The American Game of Foot-Ball.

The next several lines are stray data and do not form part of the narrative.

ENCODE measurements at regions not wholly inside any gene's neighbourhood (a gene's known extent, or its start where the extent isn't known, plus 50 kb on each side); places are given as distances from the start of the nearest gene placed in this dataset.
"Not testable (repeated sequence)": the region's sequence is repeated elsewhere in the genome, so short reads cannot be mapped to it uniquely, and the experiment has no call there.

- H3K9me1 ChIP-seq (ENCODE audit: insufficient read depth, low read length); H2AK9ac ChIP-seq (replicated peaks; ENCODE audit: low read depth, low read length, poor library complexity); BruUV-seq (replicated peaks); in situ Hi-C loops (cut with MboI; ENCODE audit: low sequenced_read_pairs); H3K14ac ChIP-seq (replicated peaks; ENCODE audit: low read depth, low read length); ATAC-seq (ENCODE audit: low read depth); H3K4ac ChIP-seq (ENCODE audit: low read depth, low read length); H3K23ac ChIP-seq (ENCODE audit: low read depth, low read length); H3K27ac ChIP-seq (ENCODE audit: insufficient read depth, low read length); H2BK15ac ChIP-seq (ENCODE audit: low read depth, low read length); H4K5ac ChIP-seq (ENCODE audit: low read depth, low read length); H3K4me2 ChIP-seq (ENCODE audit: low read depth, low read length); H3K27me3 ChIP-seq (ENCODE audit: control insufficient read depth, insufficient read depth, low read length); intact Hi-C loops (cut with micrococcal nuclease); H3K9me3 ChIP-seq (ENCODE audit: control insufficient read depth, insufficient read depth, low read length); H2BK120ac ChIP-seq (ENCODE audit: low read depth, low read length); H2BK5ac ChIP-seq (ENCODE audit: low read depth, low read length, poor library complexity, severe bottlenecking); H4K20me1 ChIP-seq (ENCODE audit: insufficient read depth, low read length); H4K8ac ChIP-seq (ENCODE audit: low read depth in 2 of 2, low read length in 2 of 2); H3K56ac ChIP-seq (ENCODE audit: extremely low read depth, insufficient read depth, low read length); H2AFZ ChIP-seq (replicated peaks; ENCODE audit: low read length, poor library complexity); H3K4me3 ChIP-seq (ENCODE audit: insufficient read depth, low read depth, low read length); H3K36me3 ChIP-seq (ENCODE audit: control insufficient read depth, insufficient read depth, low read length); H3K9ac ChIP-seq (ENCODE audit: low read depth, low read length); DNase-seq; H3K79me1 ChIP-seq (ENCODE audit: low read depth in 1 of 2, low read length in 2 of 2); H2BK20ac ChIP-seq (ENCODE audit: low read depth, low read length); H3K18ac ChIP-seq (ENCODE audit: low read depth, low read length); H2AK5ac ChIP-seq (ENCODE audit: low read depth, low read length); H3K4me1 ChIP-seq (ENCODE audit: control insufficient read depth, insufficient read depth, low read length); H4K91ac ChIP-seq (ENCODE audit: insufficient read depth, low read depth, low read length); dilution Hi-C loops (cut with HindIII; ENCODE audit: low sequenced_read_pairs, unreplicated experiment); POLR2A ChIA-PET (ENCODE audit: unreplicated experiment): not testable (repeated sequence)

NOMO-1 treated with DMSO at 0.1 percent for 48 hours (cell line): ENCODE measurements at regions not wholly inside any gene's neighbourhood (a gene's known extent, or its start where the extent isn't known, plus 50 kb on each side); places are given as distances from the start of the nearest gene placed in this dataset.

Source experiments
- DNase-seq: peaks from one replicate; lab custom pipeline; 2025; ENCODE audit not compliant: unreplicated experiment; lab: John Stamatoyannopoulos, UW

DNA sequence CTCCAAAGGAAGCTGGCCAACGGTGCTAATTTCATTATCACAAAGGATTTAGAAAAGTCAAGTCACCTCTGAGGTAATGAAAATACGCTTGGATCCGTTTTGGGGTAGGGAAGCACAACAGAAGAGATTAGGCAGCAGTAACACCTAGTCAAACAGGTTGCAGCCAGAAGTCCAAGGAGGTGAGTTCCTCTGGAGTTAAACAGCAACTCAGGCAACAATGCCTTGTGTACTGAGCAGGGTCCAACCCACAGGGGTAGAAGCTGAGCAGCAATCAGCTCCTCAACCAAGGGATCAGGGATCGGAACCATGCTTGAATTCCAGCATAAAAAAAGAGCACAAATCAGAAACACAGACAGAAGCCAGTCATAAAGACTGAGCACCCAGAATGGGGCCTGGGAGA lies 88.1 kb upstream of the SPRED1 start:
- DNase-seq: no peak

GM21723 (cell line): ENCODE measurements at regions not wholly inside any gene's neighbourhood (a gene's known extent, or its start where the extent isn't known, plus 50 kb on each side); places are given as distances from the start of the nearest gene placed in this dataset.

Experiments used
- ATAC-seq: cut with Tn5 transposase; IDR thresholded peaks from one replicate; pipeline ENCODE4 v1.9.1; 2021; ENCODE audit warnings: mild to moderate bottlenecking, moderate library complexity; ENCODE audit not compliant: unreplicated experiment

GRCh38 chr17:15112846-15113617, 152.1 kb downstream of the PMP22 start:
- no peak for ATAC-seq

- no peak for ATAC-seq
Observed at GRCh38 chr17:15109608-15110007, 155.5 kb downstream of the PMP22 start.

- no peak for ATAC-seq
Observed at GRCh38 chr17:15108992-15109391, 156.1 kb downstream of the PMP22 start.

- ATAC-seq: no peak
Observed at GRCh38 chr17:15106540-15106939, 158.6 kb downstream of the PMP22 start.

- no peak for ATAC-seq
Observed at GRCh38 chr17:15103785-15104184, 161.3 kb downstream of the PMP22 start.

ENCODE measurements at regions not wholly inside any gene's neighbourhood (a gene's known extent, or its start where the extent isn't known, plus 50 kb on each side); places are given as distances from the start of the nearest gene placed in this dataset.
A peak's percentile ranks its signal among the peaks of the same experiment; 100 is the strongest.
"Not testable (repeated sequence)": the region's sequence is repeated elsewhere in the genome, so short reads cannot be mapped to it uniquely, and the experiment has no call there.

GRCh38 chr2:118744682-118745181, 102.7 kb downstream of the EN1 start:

"Professor Johnson's article on 'The American Game of Foot-Ball' in this month's Century has been read with pleasure by the undergraduates of Princeton. Being well aware of the gentleman's thorough knowledge of the game as well as of his excellent powers of judgment in such matters, the college has looked forward to the publication of the article with eager delight and with a hearty appreciation of his staunch and able argument for a universal recognition of the game. Probably no one person has been so convinced of the injustice of many leading newspapers in this country in perverting the real nature of the game besides denouncing it as being too brutal and rough, as Professor Johnson. Newspapers have so utterly misrepresented the game as to make it appear to the general public a diminutive war, into which the contesting sides go with the avowed intention of maiming bodies, dislocating joints and other similar features such as characterize a modern rough-and-tumble prize-fight. A football game is not marked by such butchery, nor is it devoid of manly and courageous characteristics. The author opens with the question of the legitimacy of its being called the American game of foot-ball rather than the Rugby because the students of the various American colleges 'have developed it into a game differing in many of its phases from any of its English prototypes;' and the writer goes on to describe the distinguishing characteristics of the Rugby, Association and our regular college game. The leading feature of the Rughy 'was that the player might run with the ball;' of Association, 'that the player might 'charge' -that is, run against an opponent and might not run with the ball;, while our college foot-ball has developed many features of both these forms of the game, besides adding numerous plays requiring skill to execute them properly. The writer then describes the field, the disposition of the men thereon, and their separate duties. The technicalities of the team play such as 'off-side playing,' its nature and penalties; 'passing' the ball as requiring no little skill; the mode of catching the ball and of tackling men, are minutely discussed in an interesting manner. The difference between the English and American forms of scrimmage is then discussed. The great improvement of the American scrimmage over the English which 'was altogether illogical consists in the strict regulations governing the rushing line as regards 'lining-up,' etc.; also in the manner in which the ball is put in play and other features that go with it. By these improvements on the old Rugby game, by the reduction of the number of players from fifteen to eleven, and by the addition of many new features, the game is replete with points of scientific skill and "has become a miniature game of strategy.' The "rushers,' the 'quarter-back,' the 'half backs,' and the 'full-back'are described by pointing out the characteristics of the playing peculiar to each.